The Buck – Susanna Rich


When I was ten,

Grandmother told me

to get her stuffed when she died

like the buck head by the door

catching webs of evil

in his antlers.


She was to be seated

in the living room

on the sofa

(or chair, our choice),

facing the piano where I would play

Brahms, Liszt and Chopin.


Her eyes were to be open

(maybe a little touch of glass,

for sparkle) and looking upwards

(slightly to the right)

like St. Theresa

or Sebastian pierced with arrows,


her hands–demurely covered

in white lace fingerless gloves–

propped holding the dome of heaven.

Her lips would be slightly open to show

silently parted pearlized teeth,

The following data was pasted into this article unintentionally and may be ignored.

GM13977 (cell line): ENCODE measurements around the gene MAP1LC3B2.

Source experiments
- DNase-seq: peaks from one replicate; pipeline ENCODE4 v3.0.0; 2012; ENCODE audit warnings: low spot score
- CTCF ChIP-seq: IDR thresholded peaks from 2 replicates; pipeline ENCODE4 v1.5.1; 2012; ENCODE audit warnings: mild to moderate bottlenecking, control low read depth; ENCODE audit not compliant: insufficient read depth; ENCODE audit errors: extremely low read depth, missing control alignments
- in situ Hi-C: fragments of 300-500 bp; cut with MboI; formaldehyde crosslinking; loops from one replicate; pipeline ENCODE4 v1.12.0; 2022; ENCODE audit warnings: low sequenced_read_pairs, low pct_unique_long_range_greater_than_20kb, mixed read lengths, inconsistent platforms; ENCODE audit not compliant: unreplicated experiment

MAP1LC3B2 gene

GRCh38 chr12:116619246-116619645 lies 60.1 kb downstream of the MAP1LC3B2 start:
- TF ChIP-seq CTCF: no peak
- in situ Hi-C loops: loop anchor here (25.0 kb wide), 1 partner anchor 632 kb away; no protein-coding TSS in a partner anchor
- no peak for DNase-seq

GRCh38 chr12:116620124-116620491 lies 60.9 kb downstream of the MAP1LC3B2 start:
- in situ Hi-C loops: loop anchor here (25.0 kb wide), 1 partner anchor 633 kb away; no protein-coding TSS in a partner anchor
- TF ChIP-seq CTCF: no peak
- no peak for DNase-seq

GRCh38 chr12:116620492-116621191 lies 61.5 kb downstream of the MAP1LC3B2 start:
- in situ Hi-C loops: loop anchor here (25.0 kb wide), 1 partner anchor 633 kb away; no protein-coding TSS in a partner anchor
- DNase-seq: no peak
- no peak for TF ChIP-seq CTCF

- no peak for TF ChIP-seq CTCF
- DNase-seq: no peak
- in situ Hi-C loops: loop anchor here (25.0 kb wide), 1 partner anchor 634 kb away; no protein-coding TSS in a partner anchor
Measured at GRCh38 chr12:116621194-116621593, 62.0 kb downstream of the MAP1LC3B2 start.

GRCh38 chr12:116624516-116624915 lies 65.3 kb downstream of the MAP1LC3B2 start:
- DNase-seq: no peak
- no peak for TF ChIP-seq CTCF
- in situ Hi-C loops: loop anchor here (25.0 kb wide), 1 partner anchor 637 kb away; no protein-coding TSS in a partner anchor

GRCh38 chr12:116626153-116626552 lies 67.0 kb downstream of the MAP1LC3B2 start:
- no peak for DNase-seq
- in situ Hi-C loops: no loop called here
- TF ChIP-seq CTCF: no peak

our guardian angel, mouth of God.


When we went shopping for perfume

or oil to treat her skin,

or maybe a new pair of gloves

or a light bulb for her ever-burning lamp

she and the buck would wait for our return.


Four times the ten I was,

I still bang a keyboard all day;

dust floats up into my eyes, ears,

mouth, my nose and many pores–

shadow fingers reach

like antlers across my page.

She listens: I sing.

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